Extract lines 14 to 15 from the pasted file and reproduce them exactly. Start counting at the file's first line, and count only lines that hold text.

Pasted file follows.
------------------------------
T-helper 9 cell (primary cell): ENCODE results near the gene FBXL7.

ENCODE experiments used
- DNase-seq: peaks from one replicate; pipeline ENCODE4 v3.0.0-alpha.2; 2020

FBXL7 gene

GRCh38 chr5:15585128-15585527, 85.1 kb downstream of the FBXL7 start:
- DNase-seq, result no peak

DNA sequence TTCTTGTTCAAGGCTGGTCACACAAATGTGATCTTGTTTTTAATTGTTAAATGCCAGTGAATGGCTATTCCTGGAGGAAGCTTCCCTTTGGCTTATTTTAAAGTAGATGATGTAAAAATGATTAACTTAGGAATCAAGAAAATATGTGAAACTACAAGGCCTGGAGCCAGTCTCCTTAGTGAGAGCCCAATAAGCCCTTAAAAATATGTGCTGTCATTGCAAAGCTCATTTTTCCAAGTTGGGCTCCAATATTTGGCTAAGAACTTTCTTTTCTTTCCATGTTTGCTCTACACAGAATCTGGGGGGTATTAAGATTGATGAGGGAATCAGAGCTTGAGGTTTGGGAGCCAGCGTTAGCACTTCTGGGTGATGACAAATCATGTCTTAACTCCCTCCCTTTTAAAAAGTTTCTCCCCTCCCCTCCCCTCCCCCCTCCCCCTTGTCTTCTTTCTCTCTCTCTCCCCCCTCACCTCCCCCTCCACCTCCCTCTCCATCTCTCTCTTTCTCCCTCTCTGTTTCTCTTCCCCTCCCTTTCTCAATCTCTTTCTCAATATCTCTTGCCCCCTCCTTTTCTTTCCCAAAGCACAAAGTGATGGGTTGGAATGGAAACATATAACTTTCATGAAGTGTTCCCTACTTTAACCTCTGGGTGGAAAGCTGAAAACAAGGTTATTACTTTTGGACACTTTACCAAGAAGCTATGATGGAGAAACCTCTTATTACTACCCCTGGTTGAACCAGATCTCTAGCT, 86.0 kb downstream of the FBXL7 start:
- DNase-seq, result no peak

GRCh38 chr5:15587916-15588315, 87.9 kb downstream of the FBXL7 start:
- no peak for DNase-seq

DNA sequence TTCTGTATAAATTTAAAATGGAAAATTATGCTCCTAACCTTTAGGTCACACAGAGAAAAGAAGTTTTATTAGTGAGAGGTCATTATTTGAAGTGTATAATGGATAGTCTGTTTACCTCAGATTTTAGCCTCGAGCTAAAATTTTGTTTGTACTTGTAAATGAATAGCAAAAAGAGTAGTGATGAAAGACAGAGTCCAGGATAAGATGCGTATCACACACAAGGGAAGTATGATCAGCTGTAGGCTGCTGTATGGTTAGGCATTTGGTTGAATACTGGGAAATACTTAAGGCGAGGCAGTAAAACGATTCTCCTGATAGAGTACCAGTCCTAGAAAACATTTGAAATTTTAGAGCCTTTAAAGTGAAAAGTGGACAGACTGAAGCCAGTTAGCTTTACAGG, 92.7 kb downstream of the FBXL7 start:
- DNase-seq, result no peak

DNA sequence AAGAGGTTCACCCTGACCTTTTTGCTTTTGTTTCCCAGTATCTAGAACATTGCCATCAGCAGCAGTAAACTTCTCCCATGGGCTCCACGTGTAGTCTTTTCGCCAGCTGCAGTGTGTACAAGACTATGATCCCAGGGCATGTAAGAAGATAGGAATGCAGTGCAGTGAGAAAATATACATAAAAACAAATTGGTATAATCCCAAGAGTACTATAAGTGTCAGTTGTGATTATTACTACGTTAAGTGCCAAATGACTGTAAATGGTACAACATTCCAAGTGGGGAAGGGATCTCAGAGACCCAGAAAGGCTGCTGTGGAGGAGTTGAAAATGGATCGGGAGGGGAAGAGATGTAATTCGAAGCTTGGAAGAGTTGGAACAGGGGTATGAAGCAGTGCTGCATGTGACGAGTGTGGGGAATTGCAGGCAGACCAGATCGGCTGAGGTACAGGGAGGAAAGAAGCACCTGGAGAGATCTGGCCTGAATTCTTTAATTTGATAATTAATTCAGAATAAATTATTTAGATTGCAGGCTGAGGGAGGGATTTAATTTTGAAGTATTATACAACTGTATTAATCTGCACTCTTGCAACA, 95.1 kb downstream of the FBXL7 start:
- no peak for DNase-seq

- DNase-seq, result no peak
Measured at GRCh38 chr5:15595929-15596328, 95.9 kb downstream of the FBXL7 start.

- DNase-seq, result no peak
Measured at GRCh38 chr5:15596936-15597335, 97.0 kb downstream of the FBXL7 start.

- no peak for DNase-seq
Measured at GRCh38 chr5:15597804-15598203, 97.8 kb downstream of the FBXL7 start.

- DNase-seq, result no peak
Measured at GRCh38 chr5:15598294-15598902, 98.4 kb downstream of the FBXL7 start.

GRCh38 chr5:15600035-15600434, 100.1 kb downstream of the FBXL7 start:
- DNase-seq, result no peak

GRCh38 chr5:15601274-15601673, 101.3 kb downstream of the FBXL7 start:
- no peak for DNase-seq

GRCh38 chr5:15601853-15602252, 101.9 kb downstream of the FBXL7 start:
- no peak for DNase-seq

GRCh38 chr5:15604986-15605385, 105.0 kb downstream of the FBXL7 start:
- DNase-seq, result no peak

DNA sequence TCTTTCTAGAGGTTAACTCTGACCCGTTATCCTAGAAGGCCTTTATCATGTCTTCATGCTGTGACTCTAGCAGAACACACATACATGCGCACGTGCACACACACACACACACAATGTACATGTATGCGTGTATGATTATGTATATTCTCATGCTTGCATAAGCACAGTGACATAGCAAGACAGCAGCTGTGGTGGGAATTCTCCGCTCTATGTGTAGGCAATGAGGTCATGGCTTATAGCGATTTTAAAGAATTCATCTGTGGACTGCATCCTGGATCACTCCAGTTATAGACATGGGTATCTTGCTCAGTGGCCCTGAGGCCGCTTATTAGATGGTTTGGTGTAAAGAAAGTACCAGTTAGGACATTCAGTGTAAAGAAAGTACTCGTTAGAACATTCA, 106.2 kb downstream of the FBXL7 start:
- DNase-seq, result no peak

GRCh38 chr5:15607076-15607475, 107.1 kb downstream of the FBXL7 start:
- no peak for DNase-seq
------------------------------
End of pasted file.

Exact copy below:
- no peak for DNase-seq

- DNase-seq, result no peak